A chance late night call from a blind Vosloorus woman to Talk Radio 702 resonated with a man in Wales, who decided to make her life a little better. With the connivance of a 702-call screener, contact was made. Emails went back and forth for the next six months until he and she met at OR Tambo International, earlier this year. No, this is not a love story; it is a feel good tale of a man who, for sentimental reasons, listens to South African radio stations.
John Miller is the man in Wales. Dubbed “John from the UK” by 702, he’s a conservation writer, who also specialises in travel for the blind. Unbeknown to the anchors of the radio stations he calls, John is himself blind. Here is his story.
As a blind person, radio is my preferred medium for news and chat. I spent my formative years in Zimbabwe and most of my working life in Johannesburg, South Africa, which probably explains why Radio 702 is on my radar. Late night listeners would know me as an active caller-in.
Early one morning in the middle of last year, I tuned in to Gushwell Brooks who was talking to a blind woman referred to as “Nosisa from Vosloorus”. She was recounting a conversation she’d had with her teenage daughter, Zandile, who wanted to know how her mother knew she was beautiful. Nosisa replied, “My daughter, I don’t have to be able to see you, I can see you in my heart, and my heart tells me you are beautiful.”
Those words touched me and I slowly built up a picture of Nosisa through her regular calls to the radio station. I discovered she was unable to use social media as she would have liked, because her 8-year-old phone was unable to cope with the latest applications.
Unbeknown to me at the time, Nosisa’s husband Kubuse is also blind, but it was he who he acted as the go-between for the next several months; we exchanged emails and I sent hints and tips about how a blind person could use an iPhone.
The months passed and a long-planned trip to visit my brother in Durban finally arrived. Ahead of my return journey, I phoned Nosisa from Durban – it was the first time we actually spoke to each other. We arranged to meet at Wimpy while I was in transit at OR Tambo International in Johannesburg.
As Murphy would have it, my Kulula flight was late. Airlines throughout the world have a policy where disabled people or those who require passenger assistance are first on and last off. On this occasion, I told the cabin crew I was not going to wait to be last out and if need be, I would make my way on my own out of the aircraft.
This urgency was necessary as Nosisa had called me twice while waiting for the doors of the aircraft to open, probably still wondering if I was going to meet her, and probably more importantly if I had the promised iPhone.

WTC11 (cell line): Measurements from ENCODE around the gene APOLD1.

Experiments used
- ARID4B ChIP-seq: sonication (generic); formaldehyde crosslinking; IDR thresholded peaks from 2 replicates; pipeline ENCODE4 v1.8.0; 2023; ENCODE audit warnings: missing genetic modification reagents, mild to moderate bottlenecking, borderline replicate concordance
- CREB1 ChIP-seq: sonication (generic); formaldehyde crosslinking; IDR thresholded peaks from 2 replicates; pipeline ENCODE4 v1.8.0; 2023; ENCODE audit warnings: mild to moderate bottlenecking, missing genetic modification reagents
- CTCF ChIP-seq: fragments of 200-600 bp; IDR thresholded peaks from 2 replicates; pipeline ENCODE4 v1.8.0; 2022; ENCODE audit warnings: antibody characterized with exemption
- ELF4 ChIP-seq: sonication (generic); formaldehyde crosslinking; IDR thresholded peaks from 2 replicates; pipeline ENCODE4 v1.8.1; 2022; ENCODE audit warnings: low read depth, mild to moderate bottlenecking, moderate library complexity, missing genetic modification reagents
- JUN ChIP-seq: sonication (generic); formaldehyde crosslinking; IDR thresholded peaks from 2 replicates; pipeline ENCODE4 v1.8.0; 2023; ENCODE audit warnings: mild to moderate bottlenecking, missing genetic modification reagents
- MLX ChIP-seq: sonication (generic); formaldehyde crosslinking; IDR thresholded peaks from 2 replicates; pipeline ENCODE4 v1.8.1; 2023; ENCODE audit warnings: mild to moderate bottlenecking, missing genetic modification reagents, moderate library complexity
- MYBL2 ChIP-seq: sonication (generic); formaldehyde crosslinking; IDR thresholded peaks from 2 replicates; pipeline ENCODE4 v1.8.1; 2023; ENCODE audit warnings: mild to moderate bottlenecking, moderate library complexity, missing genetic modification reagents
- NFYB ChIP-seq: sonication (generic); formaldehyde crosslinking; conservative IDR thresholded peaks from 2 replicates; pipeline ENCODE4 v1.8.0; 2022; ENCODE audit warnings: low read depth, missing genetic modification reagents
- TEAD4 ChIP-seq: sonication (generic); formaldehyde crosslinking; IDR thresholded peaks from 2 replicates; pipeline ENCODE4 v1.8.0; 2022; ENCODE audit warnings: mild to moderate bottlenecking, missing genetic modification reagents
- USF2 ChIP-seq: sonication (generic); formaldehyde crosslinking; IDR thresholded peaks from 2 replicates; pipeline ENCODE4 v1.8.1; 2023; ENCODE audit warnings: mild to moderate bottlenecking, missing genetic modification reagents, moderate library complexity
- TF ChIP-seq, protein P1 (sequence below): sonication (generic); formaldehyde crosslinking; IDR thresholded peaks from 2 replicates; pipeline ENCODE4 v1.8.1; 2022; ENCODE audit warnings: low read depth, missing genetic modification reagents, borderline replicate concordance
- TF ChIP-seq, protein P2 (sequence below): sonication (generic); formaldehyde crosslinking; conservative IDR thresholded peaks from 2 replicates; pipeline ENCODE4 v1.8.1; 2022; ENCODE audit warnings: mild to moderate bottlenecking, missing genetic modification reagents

The crew obliged me and soon I was greeted by two of the ground staff. I impressed upon them my need to go ASAP to a meeting with a blind lady. Nonetheless, Murphy stalled me again and my luggage seemed to be the last off the carousel. At last I made it to my destination, where a much-relieved Nosisa awaited me. There were hugs all round and then, against the background of a clatter of plates, knives and forks and chatter and laughter from nearby tables in the restaurant, it was time to begin my lesson on how to use an iPhone.
The drum rolls were imaginary as I handed the Steve Jobs’ invention to Nosisa and a few minutes of silence followed. Nosisa later described how those first few moments were filled with wonderment, disbelief and gratitude. So many questions filled her head: “Was this really happening? Had it really happened? Am I really holding the promised phone? Is this really John?”
Amid the mixed emotions we all felt, I gave Nosisa an idiot’s guide (I’m no expert) to how iPhone can help blind people gain their independence. I hope by now she has joined those of us reading and sending messages via text and email, using WhatsApp and Skype and communicating with the outside world like the rest of the planet.
I cannot begin to tell you the sense of freedom this gives a blind person. Blind people are no longer blocked from the world of social media, nor do they have to rely on someone sighted to read or write for them.
I have immense gratitude for the myriad dedicated apps for blind iPhone users, which can in real time tell the user what colour his or her clothes are or what colour objects are around them. There are apps to read bar codes and labels, to let us know whether lights are switched on or off and to assist with foreign currencies. There is even an app to reveal whether someone is smiling at you!
In short, the world is now Nosisa’s oyster or put another way, Nosisa is now part of the real world.
Perhaps next time you upgrade your iPhone (providing it is a 4S and upwards), you too can bring light and joy to a blind person’s life.
* Without the help of 702 personnel, this meeting would not have taken place. Thanks to presenters Gushwell, Florence and call screener Mmakgomo, who made the meeting possible.
iPHONE CHANGES LIVES
Apple founder Steve Jobs and his designer successor, Sir Jonathan Ive, were the first to make smart phones user-friendly for blind people, thanks to a built-in voice or screen reader called VoiceOver. VoiceOver is among Apple’s Accessibility features where the iPhone (4S and upwards) speaks what is written on the screen.
With a series of double taps on each of the icons or applications and by using one, two or three finger swipes, the phone loudly vocalises exact locations on the screen, thus enabling the blind person’s ability to navigate the way through the various pages of applications.
To activate VoiceOver, go to settings, then general, then Accessibility and turn VoiceOver ON.
Siri, Apple’s voice-controlled personal assistant, also enables a blind person to send and receive SMSes.